The carrot — millions in federal money — remains.

The federal government will pay 100 percent of the expansion between 2014 and 2017, and 90 percent after that. Accepting federal dollars, an estimated $1 trillion, may seem like a no-brainer for the states. However, Maine and other Republican-controlled states face an ideological and political dilemma.

Congressional Republicans have vowed to repeal the law and are urging GOP governors to fight its implementation on the state level. National reports indicate that at least 15 of the country’s 29 GOP governors are leaning toward forgoing Medicaid expansion funding.

To this point, Gov. LePage isn’t among them. The governor doesn’t like the health care law, or Medicaid spending, which he successfully moved to reduce this year. State and federal officials still are reviewing whether the court ruling means that some of the cuts Maine passed this year will still require a waiver from ACA — a waiver that no state has obtained.

Nonetheless, LePage has made no definitive statements about whether he’ll spurn the federal money and fight the Medicaid expansion. He told the Capitol News Service on Tuesday that no decisions would be made until after the election.

“It’s an incredibly complex issue, and we’re still assessing our options at this point,” said Adrienne Bennett, LePage’s spokeswoman. “We’re in the process of analyzing what Medicaid expansion would mean for Maine.”

LePage, who joined a conference call Tuesday with GOP governors to discuss the court ruling, isn’t the only Republican chief executive who is hedging. New Jersey Gov. Chris Christie has been similarly noncommittal, a position that may reflect the fact that New Jersey is one of six states already leading the nation in Medicaid expansion under the health care law.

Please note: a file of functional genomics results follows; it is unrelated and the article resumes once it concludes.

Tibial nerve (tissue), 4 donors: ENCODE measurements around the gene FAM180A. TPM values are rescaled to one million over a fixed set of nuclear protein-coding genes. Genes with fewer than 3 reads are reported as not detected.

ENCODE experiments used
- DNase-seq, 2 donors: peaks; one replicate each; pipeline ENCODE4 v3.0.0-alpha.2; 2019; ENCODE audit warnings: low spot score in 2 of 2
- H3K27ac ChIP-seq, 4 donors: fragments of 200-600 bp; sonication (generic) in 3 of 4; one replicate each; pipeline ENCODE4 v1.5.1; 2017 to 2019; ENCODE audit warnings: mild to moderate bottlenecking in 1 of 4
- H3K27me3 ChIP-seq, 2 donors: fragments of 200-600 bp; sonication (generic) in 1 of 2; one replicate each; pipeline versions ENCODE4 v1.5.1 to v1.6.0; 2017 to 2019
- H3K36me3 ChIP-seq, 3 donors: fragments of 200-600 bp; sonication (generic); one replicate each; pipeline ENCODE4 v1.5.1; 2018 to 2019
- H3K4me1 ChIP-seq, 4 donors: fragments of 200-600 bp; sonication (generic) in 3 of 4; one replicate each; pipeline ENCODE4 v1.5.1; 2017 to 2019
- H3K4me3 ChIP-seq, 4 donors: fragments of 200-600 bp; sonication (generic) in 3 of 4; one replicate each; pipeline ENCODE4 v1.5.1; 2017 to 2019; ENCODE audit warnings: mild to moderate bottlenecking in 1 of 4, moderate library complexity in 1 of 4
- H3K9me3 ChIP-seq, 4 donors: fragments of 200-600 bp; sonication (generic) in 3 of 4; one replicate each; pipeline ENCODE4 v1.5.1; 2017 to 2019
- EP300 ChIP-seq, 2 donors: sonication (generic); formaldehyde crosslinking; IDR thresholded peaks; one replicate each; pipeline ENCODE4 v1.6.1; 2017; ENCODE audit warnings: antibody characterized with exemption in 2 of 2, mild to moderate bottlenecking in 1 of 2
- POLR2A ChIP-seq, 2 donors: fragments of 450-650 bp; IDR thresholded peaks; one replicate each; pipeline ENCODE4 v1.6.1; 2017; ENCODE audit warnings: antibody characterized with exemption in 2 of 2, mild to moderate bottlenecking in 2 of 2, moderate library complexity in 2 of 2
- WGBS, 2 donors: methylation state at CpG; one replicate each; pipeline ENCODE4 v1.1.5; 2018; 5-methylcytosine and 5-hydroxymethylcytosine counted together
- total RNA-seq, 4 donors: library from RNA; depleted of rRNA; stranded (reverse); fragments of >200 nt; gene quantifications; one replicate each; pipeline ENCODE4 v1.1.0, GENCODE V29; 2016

Maine isn’t quite as far along as New Jersey, but Medicaid eligibility increased when Democrats controlled state government before the 2010 Republican electoral sweep. The policy moves reflected the Democratic belief that Medicaid is an effective health care delivery system for poor Mainers.

The health care law advances that belief. It proposes that Medicaid cover nearly all individuals with incomes up to 133 percent of the federal poverty line. A single person earning up to $14,856 would receive health care coverage, while a family of three earning up to $25,390 would be covered.

Maine Democrats and advocates for the poor say the federally funded Medicaid expansion is a good opportunity for the state. If Maine opts out, they say, taxpayers here would simply be paying for the expansion in other states, with no benefit for needy Mainers.

“I am hopeful” Maine will go along with the expansion, said Sara Gagne Holmes, executive director of Maine Equal Justice Partners, a group that advocates for the poor. “I don’t think this is a party-line issue. I think this is an issue of what makes the most fiscal sense for states to do. It’s an incredible opportunity to cover our most vulnerable people with 100 percent federal dollars for the first two years, and over time it gets no lower that 90 percent.”